August 15, 2019 1:59 pm
Updated: August 16, 2019 8:48 am

A$AP Rocky to headline Western USC’s Purple Fest despite assault conviction

ASAP Rocky speaks onstage during the 2019 SXSW Conference and Festivals at Austin Convention Center on March 11, 2019 in Austin, Texas.

Diego Donamaria/Getty Images for SXSW
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A day after American rapper A$AP Rocky was convicted of assault in a Swedish court, the University Students’ Council (USC) has confirmed he will still headline Western University’s upcoming Purple Fest 2019.

READ MORE: A$AP Rocky found guilty of assault in Sweden

A$AP Rocky, whose real name is Rakin Mayers, was convicted of assault on Wednesday in connection with a June 30 brawl in Sweden.

He and two members of his entourage were handed conditional sentences and won’t be returning to prison.

WATCH: A$AP Rocky back on stage after being released from custody


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Nico Waltenbury, USC communications officer, confirmed to 980 CFPL on Thursday that A$AP Rocky would be the headliner for the Sept. 28 concert at Western University’s TD Stadium.

“The artist’s agency has now assured us that he will be able to travel to London for this performance,” Waltenbury stated.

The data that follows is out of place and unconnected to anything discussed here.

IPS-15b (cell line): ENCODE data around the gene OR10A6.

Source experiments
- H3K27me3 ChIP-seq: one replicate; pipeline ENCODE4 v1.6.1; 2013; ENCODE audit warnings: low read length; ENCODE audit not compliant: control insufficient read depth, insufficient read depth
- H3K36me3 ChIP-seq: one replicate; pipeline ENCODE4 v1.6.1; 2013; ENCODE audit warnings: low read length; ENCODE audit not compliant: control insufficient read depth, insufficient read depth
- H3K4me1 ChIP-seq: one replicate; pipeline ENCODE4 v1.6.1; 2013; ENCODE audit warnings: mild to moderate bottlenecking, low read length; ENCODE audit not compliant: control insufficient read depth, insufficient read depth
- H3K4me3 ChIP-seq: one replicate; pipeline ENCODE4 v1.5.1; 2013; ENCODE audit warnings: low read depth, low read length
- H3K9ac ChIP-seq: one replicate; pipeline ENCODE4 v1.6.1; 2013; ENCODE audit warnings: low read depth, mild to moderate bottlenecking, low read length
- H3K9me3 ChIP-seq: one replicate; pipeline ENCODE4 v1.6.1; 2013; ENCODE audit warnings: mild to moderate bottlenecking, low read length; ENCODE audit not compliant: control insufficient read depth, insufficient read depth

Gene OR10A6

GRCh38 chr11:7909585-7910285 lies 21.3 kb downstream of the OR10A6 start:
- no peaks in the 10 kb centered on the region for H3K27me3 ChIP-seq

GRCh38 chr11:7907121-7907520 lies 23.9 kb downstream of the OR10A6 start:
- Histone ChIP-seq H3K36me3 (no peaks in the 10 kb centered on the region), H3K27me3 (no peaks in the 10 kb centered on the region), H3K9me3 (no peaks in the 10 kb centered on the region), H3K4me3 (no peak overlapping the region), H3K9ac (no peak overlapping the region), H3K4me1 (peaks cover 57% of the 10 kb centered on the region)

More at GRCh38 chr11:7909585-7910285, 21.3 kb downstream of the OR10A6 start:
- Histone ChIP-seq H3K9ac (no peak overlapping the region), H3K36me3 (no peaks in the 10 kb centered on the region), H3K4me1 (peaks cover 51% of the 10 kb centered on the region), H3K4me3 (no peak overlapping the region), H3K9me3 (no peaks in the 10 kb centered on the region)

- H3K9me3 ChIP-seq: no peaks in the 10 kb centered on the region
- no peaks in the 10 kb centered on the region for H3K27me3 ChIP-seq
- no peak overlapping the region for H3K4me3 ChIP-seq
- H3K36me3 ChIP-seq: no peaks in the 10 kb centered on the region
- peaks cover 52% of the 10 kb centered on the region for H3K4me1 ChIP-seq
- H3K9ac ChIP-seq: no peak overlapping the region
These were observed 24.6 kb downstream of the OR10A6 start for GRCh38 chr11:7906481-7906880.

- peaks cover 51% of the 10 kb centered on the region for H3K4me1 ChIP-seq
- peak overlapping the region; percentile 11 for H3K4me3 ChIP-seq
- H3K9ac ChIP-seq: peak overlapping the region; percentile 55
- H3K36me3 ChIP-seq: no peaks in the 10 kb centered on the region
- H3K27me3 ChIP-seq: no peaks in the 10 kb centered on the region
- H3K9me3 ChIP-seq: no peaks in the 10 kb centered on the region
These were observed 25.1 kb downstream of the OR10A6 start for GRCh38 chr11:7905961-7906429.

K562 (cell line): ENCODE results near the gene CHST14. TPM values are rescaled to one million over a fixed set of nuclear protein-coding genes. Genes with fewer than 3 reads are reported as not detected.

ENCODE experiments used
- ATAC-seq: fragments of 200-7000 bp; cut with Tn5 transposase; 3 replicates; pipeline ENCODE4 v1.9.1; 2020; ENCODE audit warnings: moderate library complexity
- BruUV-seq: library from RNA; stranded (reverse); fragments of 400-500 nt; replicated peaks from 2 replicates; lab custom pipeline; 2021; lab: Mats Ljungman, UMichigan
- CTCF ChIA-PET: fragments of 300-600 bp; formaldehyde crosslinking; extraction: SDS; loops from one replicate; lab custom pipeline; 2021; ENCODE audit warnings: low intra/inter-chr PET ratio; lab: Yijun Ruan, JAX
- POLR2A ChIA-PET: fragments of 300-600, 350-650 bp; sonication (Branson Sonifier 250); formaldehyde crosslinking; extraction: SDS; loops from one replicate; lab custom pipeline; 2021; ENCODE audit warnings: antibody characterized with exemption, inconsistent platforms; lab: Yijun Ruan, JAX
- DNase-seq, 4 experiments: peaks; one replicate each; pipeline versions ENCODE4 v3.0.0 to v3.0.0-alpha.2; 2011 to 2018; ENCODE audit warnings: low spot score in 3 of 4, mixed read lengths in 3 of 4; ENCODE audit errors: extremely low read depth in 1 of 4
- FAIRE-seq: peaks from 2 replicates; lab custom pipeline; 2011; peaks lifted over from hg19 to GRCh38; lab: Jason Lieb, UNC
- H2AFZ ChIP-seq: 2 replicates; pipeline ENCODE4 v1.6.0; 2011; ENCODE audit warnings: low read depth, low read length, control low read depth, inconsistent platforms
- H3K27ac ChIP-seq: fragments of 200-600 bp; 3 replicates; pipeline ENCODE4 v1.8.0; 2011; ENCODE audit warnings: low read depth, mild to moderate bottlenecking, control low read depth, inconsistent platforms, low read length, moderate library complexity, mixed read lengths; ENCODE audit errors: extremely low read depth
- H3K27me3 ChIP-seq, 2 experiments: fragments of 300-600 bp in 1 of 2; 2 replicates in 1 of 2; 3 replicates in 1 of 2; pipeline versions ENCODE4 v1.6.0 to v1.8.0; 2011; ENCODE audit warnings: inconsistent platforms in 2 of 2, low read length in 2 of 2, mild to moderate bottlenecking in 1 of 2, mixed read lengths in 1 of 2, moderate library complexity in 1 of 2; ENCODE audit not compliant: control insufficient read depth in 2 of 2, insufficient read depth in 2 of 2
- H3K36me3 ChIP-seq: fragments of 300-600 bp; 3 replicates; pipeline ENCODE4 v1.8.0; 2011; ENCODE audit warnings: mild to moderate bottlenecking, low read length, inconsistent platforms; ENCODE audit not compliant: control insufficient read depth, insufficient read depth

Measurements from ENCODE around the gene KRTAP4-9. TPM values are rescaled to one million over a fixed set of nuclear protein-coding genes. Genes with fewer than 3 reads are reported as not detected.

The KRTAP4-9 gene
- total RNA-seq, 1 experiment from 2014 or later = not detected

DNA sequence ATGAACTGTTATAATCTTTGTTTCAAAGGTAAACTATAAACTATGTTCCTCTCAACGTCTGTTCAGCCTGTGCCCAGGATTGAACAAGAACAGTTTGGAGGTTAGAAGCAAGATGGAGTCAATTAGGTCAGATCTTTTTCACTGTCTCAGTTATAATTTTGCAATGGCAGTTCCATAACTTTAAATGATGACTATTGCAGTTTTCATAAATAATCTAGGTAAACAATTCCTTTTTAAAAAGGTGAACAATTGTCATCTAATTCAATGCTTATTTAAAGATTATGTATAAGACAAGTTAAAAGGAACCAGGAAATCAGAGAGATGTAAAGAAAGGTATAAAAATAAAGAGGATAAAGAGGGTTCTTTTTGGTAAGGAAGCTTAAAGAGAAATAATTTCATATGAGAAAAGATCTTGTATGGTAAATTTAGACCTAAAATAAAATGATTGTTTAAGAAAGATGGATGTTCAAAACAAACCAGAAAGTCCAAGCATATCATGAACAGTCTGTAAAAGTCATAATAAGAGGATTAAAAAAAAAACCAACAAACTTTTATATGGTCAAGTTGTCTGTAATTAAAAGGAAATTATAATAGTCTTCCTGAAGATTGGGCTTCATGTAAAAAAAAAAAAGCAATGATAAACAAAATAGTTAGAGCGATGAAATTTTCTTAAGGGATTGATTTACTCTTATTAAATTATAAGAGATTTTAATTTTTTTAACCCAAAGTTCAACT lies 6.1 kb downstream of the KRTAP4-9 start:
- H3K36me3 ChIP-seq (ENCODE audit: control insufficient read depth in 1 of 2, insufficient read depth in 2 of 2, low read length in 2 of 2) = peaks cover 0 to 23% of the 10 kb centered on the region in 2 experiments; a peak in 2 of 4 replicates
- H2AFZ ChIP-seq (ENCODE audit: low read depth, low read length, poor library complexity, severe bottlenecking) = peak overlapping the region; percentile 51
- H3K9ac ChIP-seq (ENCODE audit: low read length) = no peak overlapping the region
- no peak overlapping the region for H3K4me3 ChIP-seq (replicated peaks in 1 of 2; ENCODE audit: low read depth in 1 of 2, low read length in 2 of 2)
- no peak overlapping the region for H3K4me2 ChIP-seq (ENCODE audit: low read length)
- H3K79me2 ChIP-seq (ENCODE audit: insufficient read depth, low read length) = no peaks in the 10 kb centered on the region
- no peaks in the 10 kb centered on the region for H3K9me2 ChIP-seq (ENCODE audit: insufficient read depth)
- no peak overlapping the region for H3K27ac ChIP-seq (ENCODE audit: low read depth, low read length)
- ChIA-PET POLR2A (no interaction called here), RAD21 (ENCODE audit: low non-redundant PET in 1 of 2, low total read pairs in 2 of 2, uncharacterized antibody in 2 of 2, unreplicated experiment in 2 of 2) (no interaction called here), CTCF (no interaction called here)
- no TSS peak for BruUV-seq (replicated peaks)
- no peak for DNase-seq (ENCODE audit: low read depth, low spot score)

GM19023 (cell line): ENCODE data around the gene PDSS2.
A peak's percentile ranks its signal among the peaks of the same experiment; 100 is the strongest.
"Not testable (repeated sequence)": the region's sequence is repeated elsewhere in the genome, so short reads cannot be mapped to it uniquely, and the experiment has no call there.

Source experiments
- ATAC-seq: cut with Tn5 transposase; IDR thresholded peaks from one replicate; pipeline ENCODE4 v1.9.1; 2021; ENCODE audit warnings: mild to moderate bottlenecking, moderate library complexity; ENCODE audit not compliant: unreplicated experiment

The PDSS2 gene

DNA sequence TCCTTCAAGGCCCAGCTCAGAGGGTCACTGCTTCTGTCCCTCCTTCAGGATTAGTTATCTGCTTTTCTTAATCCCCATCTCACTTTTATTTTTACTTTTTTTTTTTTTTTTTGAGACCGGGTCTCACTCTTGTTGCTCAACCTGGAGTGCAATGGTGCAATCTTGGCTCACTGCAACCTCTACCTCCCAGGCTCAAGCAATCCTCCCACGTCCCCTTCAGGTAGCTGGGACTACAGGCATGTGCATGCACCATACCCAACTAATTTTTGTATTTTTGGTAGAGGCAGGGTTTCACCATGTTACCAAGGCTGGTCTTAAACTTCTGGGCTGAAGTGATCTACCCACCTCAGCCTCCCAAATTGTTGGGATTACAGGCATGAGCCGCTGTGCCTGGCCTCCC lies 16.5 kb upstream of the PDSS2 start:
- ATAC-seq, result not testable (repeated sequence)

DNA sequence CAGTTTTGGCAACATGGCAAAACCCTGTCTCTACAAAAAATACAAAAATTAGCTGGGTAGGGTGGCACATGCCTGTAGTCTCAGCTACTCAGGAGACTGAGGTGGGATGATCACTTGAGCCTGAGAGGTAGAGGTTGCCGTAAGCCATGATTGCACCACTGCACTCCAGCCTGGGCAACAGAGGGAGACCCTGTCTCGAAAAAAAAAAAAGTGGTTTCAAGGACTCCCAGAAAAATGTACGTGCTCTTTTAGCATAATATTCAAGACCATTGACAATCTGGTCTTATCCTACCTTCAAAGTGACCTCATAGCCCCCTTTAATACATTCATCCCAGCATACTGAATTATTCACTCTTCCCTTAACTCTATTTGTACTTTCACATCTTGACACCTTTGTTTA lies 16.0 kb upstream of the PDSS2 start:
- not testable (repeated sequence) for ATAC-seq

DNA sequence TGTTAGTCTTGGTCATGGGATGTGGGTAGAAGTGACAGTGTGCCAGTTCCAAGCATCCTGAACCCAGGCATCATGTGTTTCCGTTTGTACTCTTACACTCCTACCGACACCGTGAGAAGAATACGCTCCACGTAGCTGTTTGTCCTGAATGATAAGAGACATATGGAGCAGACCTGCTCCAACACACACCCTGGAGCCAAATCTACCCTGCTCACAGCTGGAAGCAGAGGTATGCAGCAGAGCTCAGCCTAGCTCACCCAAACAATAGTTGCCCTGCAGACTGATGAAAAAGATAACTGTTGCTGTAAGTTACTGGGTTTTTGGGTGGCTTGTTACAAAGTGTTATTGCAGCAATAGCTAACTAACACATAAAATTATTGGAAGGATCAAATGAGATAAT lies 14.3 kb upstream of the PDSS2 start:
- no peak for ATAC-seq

At noon Thursday, the USC also announced other performers for this year’s Purple Fest, including A Boogie wit da Hoodie, Tyga and bülow.

READ MORE: Proposed bylaw aimed at curbing FoCo earns London council committee support

The student council is hoping Purple Fest can help draw students away from unsanctioned fake homecoming or “FoCo” celebrations, which last year drew roughly 20,000 people to Broughdale Avenue.

“The USC and Western remain committed to offering students a safer alternative venue to celebrate their purple pride on September 28th and we look forward to welcoming our constituents back to campus in a few short weeks,” Waltenbury continued.

READ MORE: ‘There will be blood on all of our hands’ — London Mayor Ed Holder urges immediate action on street parties

FoCo earned its name after Western pushed its sanctioned homecoming event back a month in the wake of homecoming 2016. The hope was that students would be in the middle of midterm exams, and the cooler weather would deter the outdoor partying seen along Broughdale in recent years.

It didn’t have the intended effect. The following year, some Western students protesting the change staged their own faux homecoming, which was attended by an estimated 11,000 people. A sanctioned homecoming was held a few weeks later.

— with files from 980 CFPL’s Jaclyn Carbone and Matthew Trevithick and The Canadian Press. 

© 2019 Global News, a division of Corus Entertainment Inc.

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